3. SPACE/RESOURCE CONSTRAINTS

SPCA Otago does not have the space to tame each and every stray-wild cat that the public presents. Each space occupied by a stray-wild cat (which requires weeks to months of taming), means that one friendly, immediately re-homeable cat misses out.

This can be achieved, and the Society wishes to acknowledge the work other agencies are doing with stray-wild cats, in taming and re-homing them.

As an employer, volunteers’ homes become work places, and as such are also subject to H&S scrutiny, also making this option difficult for the Society to traverse legally.

4. HEALTH RISKS FOR CATS

There are significant risks to having too many cats in a small space – this causes stress, which causes cats to shed virus and precipitates disease. Presence of clinical disease is a balance of the cat’s immune competency (vaccinated/not vaccinated, natural immunity), the load of disease in the environment (e.g. more cats = more stress shedding = more risk of disease) and the stressors placed on the cats (i.e. most significantly, overcrowding stress, being trapped, changing environment).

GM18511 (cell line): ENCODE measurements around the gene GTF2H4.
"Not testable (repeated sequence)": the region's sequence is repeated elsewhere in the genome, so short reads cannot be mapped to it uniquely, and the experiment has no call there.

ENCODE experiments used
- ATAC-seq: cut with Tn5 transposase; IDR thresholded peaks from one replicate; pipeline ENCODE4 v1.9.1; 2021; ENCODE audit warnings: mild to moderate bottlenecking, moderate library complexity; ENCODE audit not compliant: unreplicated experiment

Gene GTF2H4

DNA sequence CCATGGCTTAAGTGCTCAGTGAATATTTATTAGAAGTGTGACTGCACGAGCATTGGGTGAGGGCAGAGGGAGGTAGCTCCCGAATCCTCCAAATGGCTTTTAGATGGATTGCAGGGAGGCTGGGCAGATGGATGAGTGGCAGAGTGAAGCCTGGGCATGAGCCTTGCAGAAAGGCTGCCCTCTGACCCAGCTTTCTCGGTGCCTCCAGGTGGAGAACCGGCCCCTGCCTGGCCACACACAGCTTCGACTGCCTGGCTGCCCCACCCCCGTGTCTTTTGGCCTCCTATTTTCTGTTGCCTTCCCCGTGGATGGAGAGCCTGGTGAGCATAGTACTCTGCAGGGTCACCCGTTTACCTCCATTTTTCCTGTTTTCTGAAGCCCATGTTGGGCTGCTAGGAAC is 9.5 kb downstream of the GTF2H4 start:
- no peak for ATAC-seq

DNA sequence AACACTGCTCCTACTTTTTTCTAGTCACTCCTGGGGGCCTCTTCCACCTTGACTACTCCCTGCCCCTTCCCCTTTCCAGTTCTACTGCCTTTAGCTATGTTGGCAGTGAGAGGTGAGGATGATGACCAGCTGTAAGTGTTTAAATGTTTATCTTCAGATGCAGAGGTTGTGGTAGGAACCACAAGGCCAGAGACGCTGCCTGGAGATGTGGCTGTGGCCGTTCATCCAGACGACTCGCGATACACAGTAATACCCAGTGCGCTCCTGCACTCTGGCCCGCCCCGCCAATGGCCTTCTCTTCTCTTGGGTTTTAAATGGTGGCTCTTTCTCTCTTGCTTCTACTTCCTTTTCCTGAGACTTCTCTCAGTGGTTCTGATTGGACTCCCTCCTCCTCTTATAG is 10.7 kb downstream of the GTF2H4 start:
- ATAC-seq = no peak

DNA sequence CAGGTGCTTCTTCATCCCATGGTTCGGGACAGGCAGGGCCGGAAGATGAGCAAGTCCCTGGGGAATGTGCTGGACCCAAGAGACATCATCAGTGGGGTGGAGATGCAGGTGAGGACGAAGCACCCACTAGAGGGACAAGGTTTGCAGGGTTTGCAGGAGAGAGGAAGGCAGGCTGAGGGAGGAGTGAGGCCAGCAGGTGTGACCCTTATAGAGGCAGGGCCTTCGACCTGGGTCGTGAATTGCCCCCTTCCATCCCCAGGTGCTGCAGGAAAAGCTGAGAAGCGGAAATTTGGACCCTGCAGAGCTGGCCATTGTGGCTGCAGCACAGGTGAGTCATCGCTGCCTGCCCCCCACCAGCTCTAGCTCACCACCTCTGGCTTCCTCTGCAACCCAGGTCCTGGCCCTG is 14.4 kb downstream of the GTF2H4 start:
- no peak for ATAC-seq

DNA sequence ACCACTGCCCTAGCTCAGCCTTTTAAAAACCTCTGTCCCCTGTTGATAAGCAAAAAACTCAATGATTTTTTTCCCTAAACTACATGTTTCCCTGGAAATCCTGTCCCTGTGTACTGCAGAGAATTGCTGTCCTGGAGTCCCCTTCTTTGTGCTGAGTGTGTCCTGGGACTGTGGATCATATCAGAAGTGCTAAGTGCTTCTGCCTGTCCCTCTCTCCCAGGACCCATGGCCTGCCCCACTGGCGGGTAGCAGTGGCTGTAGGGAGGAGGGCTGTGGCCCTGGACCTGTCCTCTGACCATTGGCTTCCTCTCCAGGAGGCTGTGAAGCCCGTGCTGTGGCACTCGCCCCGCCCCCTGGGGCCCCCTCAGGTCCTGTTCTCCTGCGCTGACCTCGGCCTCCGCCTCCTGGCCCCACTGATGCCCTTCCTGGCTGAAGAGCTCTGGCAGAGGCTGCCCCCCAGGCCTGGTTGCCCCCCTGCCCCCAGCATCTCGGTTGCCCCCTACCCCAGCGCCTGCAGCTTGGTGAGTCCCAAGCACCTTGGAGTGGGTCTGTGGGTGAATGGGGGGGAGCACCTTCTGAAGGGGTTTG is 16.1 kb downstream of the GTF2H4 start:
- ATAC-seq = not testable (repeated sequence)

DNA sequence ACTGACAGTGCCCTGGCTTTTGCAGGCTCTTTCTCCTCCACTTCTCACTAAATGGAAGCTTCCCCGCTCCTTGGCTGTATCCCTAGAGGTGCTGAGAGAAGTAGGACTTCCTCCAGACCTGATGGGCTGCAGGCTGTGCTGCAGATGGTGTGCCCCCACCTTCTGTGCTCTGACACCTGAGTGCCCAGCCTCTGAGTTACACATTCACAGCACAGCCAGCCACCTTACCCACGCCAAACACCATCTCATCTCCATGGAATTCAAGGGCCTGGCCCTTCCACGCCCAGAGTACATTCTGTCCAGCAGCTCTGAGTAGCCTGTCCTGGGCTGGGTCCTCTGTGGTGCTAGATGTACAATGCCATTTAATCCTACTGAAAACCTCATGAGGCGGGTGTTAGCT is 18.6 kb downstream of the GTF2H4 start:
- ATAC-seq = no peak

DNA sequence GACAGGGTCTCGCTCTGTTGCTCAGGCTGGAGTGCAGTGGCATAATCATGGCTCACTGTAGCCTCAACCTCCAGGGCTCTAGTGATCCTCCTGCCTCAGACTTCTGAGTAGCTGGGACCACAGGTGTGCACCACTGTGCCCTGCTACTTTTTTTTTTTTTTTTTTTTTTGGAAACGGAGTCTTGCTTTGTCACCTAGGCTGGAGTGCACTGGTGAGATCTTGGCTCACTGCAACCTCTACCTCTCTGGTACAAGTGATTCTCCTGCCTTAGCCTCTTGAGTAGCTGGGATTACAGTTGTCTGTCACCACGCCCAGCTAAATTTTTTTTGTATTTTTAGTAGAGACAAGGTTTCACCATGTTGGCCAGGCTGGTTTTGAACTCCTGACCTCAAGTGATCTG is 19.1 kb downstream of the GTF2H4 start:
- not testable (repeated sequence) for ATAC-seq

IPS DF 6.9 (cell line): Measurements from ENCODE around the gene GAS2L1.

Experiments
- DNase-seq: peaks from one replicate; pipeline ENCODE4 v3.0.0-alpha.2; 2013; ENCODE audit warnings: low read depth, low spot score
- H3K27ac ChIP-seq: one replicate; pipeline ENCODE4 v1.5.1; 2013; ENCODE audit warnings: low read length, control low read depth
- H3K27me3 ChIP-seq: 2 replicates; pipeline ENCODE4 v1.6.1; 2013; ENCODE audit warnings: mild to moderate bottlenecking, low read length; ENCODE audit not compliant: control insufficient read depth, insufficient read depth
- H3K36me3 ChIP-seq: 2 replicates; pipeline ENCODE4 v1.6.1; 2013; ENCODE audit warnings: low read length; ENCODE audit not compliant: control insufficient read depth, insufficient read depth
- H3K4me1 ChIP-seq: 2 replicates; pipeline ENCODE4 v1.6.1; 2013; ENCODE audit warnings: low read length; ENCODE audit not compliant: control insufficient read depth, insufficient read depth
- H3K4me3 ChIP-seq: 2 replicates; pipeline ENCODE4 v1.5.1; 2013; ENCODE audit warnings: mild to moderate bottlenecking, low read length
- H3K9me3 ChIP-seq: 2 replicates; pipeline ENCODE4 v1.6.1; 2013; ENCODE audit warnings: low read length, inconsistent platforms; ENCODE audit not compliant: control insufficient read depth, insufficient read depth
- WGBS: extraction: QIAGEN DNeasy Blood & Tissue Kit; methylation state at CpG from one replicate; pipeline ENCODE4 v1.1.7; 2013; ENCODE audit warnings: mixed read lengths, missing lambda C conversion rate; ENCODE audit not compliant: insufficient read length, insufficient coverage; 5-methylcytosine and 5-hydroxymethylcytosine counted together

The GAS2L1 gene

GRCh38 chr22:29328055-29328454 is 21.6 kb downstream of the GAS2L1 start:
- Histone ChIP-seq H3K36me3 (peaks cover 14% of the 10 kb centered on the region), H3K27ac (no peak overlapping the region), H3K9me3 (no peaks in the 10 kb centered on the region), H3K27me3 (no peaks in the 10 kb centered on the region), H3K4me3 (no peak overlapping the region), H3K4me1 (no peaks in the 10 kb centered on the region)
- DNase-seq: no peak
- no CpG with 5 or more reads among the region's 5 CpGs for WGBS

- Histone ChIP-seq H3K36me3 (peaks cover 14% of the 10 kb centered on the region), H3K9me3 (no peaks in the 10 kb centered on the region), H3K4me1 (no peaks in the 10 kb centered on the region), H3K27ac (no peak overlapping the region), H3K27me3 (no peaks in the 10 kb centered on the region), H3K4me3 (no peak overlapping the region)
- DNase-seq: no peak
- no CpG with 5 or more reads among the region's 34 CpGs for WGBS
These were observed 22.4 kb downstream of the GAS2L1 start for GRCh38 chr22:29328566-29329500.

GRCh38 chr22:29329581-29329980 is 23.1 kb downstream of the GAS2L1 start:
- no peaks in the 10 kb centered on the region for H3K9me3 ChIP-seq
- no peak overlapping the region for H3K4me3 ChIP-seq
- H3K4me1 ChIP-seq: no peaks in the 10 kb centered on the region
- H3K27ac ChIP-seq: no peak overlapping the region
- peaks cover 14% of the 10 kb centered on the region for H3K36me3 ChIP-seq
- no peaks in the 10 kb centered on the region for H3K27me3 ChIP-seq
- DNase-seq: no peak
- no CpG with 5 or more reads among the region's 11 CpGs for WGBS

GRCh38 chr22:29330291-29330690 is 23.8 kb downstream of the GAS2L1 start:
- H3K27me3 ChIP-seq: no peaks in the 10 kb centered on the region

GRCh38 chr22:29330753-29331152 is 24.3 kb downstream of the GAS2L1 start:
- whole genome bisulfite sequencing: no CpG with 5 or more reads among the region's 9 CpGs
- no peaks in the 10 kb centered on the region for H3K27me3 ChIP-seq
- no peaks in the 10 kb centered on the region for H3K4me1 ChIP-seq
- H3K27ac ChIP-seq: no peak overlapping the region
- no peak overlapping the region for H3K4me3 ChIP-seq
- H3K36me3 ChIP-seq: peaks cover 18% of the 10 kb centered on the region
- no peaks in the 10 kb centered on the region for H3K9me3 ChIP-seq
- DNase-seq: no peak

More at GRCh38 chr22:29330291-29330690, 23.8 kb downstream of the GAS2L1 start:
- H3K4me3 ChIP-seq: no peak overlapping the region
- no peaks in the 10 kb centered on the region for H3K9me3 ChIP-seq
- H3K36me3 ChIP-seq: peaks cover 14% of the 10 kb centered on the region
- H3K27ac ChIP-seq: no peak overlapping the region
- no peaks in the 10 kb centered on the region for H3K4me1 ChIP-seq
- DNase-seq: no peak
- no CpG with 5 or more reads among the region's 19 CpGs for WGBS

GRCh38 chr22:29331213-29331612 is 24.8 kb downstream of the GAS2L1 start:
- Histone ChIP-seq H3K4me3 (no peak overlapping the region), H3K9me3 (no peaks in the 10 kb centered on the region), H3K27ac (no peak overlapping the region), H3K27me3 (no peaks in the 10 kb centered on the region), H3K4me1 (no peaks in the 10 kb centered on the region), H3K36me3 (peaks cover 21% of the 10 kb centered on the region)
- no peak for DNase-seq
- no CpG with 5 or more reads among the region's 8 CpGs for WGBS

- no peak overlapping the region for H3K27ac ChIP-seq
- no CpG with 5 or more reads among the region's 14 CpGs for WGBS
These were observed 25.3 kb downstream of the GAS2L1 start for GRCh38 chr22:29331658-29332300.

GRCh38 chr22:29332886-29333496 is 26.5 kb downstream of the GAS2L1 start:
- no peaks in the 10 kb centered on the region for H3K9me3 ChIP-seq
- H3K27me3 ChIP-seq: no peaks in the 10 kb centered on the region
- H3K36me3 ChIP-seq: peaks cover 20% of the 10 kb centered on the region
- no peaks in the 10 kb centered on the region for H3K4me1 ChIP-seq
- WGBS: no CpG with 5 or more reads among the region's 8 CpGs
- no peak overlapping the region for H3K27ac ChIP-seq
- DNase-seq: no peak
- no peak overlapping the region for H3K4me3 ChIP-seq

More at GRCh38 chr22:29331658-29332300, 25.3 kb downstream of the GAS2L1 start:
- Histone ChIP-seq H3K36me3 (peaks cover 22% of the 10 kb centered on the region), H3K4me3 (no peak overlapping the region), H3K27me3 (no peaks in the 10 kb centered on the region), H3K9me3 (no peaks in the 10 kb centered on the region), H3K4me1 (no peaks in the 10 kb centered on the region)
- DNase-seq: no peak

Cats are solitary animals by nature, and research indicates that even a well-managed, multi-cat household, presents an increase in stress levels to the cats living there, thus an increased risk of disease.

As such, SPCA Otago is not in the habit of accepting stray-wild cats into its care. These are not animals that are able to safely re-homed, having them limits the Society’s ability to give a friendly cat a home. There are also legitimate concerns for the psychological welfare issues that result from caging cats with wild behaviour.